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 for terminal reserve
From The Collaborative International Dictionary of English v.0.48 :

  Reserve \Re*serve"\, n. [F. r['e]serve.]
     1. The act of reserving, or keeping back; reservation.
        [1913 Webster]
              However any one may concur in the general scheme, it
              is still with certain reserves and deviations.
        [1913 Webster]
     2. That which is reserved, or kept back, as for future use.
        [1913 Webster]
              The virgins, besides the oil in their lamps, carried
              likewise a reserve in some other vessel for a
              continual supply.                     --Tillotson.
        [1913 Webster]
     3. That which is excepted; exception.
        [1913 Webster]
              Each has some darling lust, which pleads for a
              reserve.                              --Rogers.
        [1913 Webster]
     4. Restraint of freedom in words or actions; backwardness;
        caution in personal behavior.
        [1913 Webster]
              My soul, surprised, and from her sex disjoined,
              Left all reserve, and all the sex, behind. --Prior.
        [1913 Webster]
              The clergyman's shy and sensitive reserve had balked
              this scheme.                          --Hawthorne.
        [1913 Webster]
     5. A tract of land reserved, or set apart, for a particular
        purpose; as, the Connecticut Reserve in Ohio, originally
        set apart for the school fund of Connecticut; the Clergy
        Reserves in Canada, for the support of the clergy.
        [1913 Webster]
     6. (Mil.)
        (a) A body of troops in the rear of an army drawn up for
            battle, reserved to support the other lines as
            occasion may require; a force or body of troops kept
            for an exigency.
        (b) troops trained but released from active service,
            retained as a formal part of the military force, and
            liable to be recalled to active service in cases of
            national need (see Army organization, above).
            [1913 Webster +PJC]
     7. (Banking) Funds kept on hand to meet liabilities.
        [1913 Webster]
     8. (Finance)
        (a) That part of the assets of a bank or other financial
            institution specially kept in cash in a more or less
            liquid form as a reasonable provision for meeting all
            demands which may be made upon it; specif.:
        (b) (Banking) Usually, the uninvested cash kept on hand
            for this purpose, called the real reserve. In Great
            Britain the ultimate real reserve is the gold kept on
            hand in the Bank of England, largely represented by
            the notes in hand in its own banking department; and
            any balance which a bank has with the Bank of England
            is a part of its reserve. In the United States the
            reserve of a national bank consists of the amount of
            lawful money it holds on hand against deposits, which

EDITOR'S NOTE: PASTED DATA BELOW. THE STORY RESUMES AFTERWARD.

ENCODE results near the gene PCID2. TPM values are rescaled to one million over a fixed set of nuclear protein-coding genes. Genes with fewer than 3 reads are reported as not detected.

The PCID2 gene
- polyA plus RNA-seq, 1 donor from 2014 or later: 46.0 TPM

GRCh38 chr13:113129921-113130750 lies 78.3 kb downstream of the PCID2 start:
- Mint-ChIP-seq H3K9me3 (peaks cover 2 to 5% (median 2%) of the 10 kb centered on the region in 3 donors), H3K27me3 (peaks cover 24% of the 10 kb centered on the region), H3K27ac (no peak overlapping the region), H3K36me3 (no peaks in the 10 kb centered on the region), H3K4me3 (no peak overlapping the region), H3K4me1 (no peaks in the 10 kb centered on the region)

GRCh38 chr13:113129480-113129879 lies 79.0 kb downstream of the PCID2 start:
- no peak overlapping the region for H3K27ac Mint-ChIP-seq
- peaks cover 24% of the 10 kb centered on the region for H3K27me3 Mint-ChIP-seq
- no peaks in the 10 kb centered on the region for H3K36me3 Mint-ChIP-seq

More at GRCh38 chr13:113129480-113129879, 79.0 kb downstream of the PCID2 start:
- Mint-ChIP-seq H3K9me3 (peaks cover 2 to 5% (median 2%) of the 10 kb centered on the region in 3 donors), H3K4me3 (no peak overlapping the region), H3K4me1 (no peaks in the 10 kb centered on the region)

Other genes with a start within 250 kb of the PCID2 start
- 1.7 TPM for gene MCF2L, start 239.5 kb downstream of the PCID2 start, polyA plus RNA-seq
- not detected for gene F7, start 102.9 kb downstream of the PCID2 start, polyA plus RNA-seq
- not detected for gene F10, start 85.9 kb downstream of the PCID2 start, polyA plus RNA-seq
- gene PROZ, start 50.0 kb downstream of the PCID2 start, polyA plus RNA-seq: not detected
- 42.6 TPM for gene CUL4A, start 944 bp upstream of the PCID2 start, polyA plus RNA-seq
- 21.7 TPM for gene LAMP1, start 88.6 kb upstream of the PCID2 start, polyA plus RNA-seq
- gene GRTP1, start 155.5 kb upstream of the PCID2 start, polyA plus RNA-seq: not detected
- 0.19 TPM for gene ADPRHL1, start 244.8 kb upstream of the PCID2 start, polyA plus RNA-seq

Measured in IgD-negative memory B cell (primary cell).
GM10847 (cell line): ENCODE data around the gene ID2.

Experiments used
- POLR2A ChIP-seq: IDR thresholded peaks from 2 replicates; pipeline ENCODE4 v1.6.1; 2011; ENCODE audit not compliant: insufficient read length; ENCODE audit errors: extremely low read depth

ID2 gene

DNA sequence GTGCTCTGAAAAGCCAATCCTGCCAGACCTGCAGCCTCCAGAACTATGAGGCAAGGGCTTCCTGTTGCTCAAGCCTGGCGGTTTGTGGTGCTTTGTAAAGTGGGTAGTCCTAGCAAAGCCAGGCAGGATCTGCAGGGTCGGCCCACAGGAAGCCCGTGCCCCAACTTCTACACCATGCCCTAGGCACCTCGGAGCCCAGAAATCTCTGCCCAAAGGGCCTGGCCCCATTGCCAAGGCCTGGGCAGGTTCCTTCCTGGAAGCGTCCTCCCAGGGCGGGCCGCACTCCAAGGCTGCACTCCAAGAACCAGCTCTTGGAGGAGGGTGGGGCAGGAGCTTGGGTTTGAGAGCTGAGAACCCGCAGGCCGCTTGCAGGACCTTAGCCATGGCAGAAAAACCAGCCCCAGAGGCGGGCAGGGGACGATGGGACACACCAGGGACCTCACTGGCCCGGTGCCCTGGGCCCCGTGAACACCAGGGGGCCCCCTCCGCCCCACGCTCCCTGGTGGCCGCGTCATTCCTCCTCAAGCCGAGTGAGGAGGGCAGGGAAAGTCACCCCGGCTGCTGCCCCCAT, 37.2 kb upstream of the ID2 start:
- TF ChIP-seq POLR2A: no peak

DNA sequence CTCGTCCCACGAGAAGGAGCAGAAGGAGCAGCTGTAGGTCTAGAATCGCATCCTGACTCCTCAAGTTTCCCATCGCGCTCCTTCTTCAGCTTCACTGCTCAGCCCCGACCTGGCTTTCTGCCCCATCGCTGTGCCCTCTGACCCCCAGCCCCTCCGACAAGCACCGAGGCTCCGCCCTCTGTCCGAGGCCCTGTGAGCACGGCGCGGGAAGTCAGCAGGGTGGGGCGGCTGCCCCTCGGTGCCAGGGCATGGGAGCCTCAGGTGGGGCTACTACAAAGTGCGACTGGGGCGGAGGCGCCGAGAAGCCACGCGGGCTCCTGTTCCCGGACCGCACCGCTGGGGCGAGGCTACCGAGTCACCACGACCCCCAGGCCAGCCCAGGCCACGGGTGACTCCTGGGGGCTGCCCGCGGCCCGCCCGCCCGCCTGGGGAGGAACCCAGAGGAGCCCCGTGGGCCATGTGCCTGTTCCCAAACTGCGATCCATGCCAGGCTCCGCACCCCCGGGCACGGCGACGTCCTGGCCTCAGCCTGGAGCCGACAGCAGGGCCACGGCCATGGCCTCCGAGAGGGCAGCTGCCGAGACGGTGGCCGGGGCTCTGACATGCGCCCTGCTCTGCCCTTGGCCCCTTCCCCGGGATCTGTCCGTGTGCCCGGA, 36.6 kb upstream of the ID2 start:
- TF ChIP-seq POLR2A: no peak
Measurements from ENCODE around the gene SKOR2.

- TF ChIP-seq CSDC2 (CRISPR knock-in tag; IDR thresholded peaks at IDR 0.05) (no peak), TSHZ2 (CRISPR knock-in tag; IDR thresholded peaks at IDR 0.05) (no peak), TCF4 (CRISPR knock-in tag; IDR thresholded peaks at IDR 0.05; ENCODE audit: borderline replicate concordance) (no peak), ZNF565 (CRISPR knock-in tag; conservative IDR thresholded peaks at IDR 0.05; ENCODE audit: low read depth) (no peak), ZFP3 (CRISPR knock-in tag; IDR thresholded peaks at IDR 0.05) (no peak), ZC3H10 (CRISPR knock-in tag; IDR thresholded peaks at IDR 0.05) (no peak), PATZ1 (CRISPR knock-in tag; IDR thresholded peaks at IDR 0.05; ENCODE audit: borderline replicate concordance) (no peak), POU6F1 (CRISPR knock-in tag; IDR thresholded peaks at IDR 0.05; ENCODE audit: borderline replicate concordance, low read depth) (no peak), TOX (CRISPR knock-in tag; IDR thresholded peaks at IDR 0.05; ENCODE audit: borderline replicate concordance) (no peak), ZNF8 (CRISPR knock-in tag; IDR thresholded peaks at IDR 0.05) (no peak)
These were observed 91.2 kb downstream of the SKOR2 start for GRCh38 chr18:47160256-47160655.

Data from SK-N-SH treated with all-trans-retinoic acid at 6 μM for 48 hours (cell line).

is required by law (in 1913) to be not less than 15
            per cent (--U. S. Rev. Stat. secs. 5191, 5192), three
            fifths of which the banks not in a reserve city (which
            see) may keep deposited as balances in national banks
            that are in reserve cities (--U. S. Rev. Stat. sec.
        (c) (Life Insurance) The amount of funds or assets
            necessary for a company to have at any given time to
            enable it, with interest and premiums paid as they
            shall accure, to meet all claims on the insurance then
            in force as they would mature according to the
            particular mortality table accepted. The reserve is
            always reckoned as a liability, and is calculated on
            net premiums. It is theoretically the difference
            between the present value of the total insurance and
            the present value of the future premiums on the
            insurance. The reserve, being an amount for which
            another company could, theoretically, afford to take
            over the insurance, is sometimes called the
     reinsurance fund or the
     self-insurance fund. For the first year upon any policy the
        net premium is called the
     initial reserve, and the balance left at the end of the
        year including interest is the
     terminal reserve. For subsequent years the initial reserve
        is the net premium, if any, plus the terminal reserve of
        the previous year. The portion of the reserve to be
        absorbed from the initial reserve in any year in payment
        of losses is sometimes called the
     insurance reserve, and the terminal reserve is then called
     investment reserve.
        [Webster 1913 Suppl.]
     9. In exhibitions, a distinction which indicates that the
        recipient will get a prize if another should be
        [Webster 1913 Suppl.]
     10. (Calico Printing) A resist.
         [Webster 1913 Suppl.]
     11. A preparation used on an object being electroplated to
         fix the limits of the deposit.
         [Webster 1913 Suppl.]

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